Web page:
How do you assess has the market for premium foods evolved and how does that affect your business model?

This involves two markets: one, for snack chips, and one for premium foods in general. There has evolved a healthy market for premium, imported and unusual foods, while the (corn) snack chip has stagnated. All that can be done with corn chips has already been done: cheese dusting, chili powder dusting, vinegar/salt treatment, ranch dressing, and so forth. It is still a corn chip. Almost all the snack chips now are corn or potato. The market should be ripe for something entirely different, such as acorn, a heritage food of Native Americans, Koreans, Chinese and European gypsies.

The corn chip market has become dominated by one or two large corporations that have been investigated by Congress several times for practices in constraint of trade and who pressure retail outlets not to feature any new products by startups. However, Indian casino restaurants, brew pubs, and independent Mexican restaurants are not as likely to give in to such pressure, and are likely customers. This is the direction Harvestin’ Howard LLC is taking.

How important has the internet become in your business to market both the comic and the snacks?

Similar to the corn chip market, the comic book market is dominated by two large corporations with many small independent authors trying to be recognized. One way to be noticed is to go to the internet, thus leaping over the paper blockade in brick and mortar publishing. Since Harvestin’ Howard LLC will be selling wholesale to restaurants, the main advantage of the internet is in creating demand and awareness.

What was the most crucial thing you have done to grow your business?

Based on a referral from my son, who attended the California State University Dominguez Hills with him, I’ve consulted with Markus Biegel, a business consultant with expertise in a number of fields. He has been working with me to focus my business plan and general marketing strategy, and developed my website.

What has been one of your failures, and what have you learned from it?

My biggest failure was going off in all directions at first. In addition, the crash of the stock market left me undercapitalized. Markus has helped me focus on just the acorn chips and comic book.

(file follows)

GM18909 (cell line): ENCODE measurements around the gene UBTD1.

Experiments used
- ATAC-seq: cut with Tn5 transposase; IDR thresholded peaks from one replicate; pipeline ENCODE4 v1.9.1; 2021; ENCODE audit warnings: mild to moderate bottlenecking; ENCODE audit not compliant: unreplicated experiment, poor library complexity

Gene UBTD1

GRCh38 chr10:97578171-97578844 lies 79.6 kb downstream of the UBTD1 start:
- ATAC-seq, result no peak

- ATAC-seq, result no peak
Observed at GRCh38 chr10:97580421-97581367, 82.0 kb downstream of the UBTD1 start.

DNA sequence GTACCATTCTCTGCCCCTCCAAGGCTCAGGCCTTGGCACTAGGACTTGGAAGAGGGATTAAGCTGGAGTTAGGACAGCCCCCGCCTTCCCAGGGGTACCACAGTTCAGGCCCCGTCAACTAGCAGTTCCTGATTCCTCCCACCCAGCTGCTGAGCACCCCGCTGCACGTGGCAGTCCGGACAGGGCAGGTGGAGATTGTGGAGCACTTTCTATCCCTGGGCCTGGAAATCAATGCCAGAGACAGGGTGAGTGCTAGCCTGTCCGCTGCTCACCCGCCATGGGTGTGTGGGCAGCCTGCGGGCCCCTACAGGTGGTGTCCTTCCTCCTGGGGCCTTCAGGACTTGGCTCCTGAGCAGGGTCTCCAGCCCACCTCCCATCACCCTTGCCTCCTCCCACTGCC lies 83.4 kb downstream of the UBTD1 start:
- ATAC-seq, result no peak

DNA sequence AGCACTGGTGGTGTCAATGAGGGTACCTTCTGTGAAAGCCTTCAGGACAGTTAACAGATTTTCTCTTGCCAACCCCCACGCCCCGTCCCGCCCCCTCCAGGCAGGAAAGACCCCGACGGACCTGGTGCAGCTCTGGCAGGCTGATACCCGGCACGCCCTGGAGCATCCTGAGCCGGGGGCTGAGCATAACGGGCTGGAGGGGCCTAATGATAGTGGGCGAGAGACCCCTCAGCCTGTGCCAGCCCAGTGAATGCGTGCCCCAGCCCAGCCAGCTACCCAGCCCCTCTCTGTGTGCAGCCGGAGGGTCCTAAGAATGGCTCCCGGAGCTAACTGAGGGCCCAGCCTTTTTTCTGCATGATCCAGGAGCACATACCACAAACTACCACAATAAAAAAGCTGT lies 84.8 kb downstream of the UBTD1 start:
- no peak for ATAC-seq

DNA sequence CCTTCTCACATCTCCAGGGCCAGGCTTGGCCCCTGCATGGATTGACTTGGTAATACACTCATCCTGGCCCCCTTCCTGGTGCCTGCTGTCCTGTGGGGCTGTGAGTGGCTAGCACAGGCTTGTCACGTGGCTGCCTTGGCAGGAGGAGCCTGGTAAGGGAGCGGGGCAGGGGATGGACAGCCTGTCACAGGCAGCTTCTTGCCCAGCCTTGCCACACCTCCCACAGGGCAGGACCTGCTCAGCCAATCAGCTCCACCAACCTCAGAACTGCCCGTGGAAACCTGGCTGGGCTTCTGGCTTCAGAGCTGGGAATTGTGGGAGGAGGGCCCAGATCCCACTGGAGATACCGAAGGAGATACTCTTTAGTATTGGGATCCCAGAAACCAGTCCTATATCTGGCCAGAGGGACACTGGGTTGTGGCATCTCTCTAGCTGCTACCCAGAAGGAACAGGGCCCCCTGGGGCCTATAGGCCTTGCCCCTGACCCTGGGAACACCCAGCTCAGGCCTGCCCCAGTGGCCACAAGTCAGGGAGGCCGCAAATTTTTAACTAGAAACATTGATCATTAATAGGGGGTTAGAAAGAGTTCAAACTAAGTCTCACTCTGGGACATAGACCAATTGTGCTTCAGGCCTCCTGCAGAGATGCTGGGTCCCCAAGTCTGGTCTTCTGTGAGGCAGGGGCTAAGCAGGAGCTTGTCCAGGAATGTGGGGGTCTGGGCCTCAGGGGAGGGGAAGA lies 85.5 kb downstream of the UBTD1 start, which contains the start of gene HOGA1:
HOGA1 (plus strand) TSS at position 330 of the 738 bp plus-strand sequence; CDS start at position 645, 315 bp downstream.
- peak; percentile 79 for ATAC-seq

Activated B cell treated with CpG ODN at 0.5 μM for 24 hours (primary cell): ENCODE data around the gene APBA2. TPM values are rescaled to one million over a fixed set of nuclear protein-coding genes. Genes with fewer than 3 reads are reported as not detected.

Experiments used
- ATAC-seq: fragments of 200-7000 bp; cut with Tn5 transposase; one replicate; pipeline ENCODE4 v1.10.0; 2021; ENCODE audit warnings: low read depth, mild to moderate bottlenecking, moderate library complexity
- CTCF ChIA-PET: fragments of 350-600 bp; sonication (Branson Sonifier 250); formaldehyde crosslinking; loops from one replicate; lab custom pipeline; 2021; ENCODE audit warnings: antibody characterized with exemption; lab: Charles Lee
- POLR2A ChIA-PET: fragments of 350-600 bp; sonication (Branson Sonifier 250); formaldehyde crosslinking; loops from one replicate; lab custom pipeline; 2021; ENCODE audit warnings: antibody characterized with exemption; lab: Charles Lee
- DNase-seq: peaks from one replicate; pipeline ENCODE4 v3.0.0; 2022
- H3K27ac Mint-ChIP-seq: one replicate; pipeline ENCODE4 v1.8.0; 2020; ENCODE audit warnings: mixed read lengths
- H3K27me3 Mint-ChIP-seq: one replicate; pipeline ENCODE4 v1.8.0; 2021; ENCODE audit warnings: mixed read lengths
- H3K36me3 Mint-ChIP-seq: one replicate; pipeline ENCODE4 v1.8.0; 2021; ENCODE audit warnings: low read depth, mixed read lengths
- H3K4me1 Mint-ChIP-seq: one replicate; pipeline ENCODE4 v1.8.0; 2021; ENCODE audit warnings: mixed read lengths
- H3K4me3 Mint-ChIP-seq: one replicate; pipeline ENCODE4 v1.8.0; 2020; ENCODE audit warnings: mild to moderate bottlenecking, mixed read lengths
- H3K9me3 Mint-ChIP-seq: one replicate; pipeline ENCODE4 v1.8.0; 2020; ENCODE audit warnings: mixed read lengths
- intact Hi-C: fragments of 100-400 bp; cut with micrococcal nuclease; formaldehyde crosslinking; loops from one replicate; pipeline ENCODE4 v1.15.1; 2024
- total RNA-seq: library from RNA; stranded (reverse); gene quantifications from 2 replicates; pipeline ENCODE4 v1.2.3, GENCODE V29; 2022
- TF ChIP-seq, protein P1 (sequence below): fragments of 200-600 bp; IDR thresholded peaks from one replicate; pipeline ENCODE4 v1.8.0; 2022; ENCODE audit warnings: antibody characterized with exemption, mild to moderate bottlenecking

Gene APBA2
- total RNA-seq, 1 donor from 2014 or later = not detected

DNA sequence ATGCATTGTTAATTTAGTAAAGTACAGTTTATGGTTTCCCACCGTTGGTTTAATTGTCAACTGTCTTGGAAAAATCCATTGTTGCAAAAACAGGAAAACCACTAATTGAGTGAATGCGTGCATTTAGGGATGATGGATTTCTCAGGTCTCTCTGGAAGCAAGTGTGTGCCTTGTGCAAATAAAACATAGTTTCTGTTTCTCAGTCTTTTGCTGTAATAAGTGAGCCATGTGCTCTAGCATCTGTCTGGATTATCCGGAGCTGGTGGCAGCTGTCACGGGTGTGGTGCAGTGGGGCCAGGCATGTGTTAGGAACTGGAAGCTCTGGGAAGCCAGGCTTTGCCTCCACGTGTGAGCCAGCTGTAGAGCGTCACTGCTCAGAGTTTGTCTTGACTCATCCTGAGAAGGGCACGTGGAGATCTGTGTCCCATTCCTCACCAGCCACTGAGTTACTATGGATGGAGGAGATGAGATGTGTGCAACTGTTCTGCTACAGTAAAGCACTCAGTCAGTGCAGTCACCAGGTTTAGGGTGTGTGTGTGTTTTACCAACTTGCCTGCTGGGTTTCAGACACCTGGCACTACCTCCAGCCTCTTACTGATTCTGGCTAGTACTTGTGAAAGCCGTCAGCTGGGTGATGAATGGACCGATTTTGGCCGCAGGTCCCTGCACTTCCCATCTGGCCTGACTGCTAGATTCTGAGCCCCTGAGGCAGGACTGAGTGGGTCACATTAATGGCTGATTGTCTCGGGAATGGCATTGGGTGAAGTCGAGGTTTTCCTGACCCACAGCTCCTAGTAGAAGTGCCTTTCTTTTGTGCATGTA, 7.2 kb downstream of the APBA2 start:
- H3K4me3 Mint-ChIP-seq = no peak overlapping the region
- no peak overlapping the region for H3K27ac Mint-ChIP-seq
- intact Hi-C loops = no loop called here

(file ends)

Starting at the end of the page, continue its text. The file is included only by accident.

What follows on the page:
Warren Buffet one said "Your premium brand better be delivering something special, or it's not going to get the business.” What are your thoughts on that quote?

Harvestin’ Howard LLC acorn chips do deliver something special: they are at this writing the rarest, best-tasting snack chip to come along in many years, and go well with premium beer and food. We have validated this many times over, getting positive feedback from brewpubs in the South bay area. Harvestin’ Howard LLC provided the acorn chips for the Morongo Fall Harvest Festival pow-wow several years ago and received a standing ovation at the end of the festival. In 2006 we provided several hundred pounds of acorn chips to the El Camino College Native American Club benefit pow-wow. The chips were a success and helped the club raise a substantial amount of money.

Charles Schwab once said that "The man who does not work for the love of work but only for money is not likely to make money nor find much fun in life." What are your thoughts on that quote?

I have been making foods from native plants for over 40 years as an amateur, for no money. I enjoy cooking and finding things in nature that are good to eat and have been forgotten. Neither the comic nor the chips will make much more money in the near term, but the journey itself is compelling. If it makes money, all the better.

Henry Ford is quoted on saying that “A business that makes nothing but money is a poor kind of business.” What are your thoughts on that quote?

Harvestin’ Howard LLC plans to make much more than money. The business model is based on a vision of using the street, park, and residential trees of a city as a virtual orchard, and hiring the long-term unemployed first as pickers, then certify them on equipment such as aerial lifts, forklifts, commercial truck license, warehousing, foodmaking, and PC. This would be in conjunction with a charitable organization and the involved city government. Thus, the workers would gain marketable skills they could take with them, and the city would gain as well. As I discussed, many municipal trees and bushes have food value: acorns, black walnuts, carob beans, palm kernels, mulberries, elderberries, and natal plums. The consumer would gain from experiencing new and different taste treats, knowing they were helping their fellow man.

What advice would you give an entrepreneur who is just starting out from scratch?

Do your homework, make sure you are adequately capitalized, get a lot of independent opinions on the merits of your product, and be sure to plow your first profits back into the business. Be in it for the long haul, and don’t mistreat your workers. They ARE your company.

Company Description:

Harvestin Howard LLC makes tasty, unconventional snacks, some based on heritage foods of native peoples. Our first product is an acorn meal and wheat flour tortilla chip made exclusively for micro-brewpubs and Indian casinos. Other products will follow.

In addition, we publish a comedy/horror comic, "Harvestin' Howard" about a werewolf on skid row trying to redeem himself from his curse, help the homeless with wild foods, and assist the police in bringing the murderous CEO of a large meatpacking plant to justice.



Twitter Delicious Facebook Digg Stumbleupon Favorites More